by Kate Chopin
The Storm Theme of Man and the Natural World
In "The Storm," the people and the world around them are experiencing the same brief, exciting, and dangerous event: the storm. Calixta and Alcée experience it differently than the others; for them, the storm heightens the danger and excitement of their adultery. When the storm is over, the natural world recovers. Similarly, when the lovers are finished, they part ways and return to their spouses.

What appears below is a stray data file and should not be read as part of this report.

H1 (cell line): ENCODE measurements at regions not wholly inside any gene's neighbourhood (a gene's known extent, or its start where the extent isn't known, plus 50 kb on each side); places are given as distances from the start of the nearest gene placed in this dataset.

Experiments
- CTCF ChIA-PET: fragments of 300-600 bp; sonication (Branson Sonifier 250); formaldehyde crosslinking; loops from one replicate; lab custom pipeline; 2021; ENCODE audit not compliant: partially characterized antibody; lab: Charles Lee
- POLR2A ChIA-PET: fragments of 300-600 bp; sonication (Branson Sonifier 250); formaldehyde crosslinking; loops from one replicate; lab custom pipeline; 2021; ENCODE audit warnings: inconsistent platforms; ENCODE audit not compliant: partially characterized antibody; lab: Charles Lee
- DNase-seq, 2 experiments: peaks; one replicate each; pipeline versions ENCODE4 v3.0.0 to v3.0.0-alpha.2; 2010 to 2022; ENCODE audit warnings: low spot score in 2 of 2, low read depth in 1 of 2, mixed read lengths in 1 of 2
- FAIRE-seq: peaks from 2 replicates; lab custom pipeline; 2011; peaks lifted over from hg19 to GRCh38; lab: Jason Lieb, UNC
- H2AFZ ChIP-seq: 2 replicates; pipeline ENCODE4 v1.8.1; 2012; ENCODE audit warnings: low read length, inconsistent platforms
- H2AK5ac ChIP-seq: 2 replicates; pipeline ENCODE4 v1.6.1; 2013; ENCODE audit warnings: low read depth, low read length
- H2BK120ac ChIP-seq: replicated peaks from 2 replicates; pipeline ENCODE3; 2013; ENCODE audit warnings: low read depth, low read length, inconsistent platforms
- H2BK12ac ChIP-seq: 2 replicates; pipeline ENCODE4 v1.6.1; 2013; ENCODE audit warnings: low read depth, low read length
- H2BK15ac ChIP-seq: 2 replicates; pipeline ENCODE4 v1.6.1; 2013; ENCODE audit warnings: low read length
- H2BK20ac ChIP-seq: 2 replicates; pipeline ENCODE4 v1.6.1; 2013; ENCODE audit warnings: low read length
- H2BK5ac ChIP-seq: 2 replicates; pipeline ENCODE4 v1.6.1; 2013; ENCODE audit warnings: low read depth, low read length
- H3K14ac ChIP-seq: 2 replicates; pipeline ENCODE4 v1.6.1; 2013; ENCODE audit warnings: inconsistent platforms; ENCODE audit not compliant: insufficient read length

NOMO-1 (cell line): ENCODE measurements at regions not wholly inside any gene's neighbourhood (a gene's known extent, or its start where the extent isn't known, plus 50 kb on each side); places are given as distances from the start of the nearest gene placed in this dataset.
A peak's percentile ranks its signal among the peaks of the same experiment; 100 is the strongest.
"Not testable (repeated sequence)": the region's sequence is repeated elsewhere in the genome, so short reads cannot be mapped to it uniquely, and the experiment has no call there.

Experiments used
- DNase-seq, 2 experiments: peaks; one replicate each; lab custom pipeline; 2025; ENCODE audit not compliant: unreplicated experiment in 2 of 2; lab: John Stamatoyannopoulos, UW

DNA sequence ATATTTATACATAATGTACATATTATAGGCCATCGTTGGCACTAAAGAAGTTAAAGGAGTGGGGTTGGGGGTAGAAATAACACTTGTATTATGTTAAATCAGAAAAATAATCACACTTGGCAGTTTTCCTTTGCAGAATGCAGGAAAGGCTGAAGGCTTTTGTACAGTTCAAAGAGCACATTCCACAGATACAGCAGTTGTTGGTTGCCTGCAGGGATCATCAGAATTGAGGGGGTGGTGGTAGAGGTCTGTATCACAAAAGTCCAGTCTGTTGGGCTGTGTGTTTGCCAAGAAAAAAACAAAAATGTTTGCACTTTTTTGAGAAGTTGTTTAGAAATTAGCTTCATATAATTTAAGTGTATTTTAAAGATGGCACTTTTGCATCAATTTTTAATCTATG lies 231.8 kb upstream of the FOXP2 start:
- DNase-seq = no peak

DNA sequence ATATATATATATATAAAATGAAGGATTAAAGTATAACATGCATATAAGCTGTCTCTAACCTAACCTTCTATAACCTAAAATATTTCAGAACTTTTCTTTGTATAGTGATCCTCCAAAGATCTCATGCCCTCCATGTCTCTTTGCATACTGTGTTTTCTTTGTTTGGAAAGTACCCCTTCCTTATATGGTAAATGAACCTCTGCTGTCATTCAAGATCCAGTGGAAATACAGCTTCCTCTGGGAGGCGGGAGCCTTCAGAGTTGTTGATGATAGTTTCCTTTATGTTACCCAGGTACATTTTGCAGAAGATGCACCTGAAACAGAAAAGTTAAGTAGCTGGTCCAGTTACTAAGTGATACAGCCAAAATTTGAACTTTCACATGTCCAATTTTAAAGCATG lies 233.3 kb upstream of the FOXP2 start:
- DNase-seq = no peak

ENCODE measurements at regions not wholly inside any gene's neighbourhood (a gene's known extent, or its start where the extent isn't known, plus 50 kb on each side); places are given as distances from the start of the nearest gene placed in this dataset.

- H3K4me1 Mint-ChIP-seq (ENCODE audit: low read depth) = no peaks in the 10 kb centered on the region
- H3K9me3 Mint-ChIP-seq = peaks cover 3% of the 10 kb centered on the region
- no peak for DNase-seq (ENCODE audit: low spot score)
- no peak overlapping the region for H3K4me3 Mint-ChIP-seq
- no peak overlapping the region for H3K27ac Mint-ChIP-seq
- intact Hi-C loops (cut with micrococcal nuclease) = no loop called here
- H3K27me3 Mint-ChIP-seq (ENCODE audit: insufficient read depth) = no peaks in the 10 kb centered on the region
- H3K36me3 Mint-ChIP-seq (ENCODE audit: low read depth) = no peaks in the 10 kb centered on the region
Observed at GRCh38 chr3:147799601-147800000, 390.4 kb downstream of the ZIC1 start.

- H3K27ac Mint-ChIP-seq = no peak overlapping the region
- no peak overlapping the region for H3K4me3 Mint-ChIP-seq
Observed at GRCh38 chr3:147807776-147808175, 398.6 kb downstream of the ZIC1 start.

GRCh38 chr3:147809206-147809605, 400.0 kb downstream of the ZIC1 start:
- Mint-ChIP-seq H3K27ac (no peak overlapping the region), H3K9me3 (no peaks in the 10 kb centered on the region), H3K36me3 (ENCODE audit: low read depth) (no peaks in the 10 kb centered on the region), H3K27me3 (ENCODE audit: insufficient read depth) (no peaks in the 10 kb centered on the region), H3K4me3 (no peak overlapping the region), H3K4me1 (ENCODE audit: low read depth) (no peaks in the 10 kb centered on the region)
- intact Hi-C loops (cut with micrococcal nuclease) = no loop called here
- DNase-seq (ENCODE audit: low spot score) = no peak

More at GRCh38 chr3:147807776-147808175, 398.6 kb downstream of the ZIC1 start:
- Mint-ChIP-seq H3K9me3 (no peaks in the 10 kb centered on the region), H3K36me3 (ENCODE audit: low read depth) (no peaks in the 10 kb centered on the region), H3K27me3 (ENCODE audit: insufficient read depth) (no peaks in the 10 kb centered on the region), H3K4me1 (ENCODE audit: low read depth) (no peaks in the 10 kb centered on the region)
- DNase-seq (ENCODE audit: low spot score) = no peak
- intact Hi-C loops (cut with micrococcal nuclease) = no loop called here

Questions About Man and the Natural World
- Many critics have suggested that the storm is equivalent to the tempestuous sexual encounter between Calixta and Alcée (here's an example). What do you think the storm represents for characters like Bibi and Bobinôt?
- In what ways does the storm mimic the emotions and actions of the characters? In what ways does it seem to be the opposite of them?
- How is Clarisse affected by the storm?
Chew on This
The storm mirrors Alcée and Calixta's affair: both are brief, intense, and dangerous in their own ways, but neither involves any permanent damage.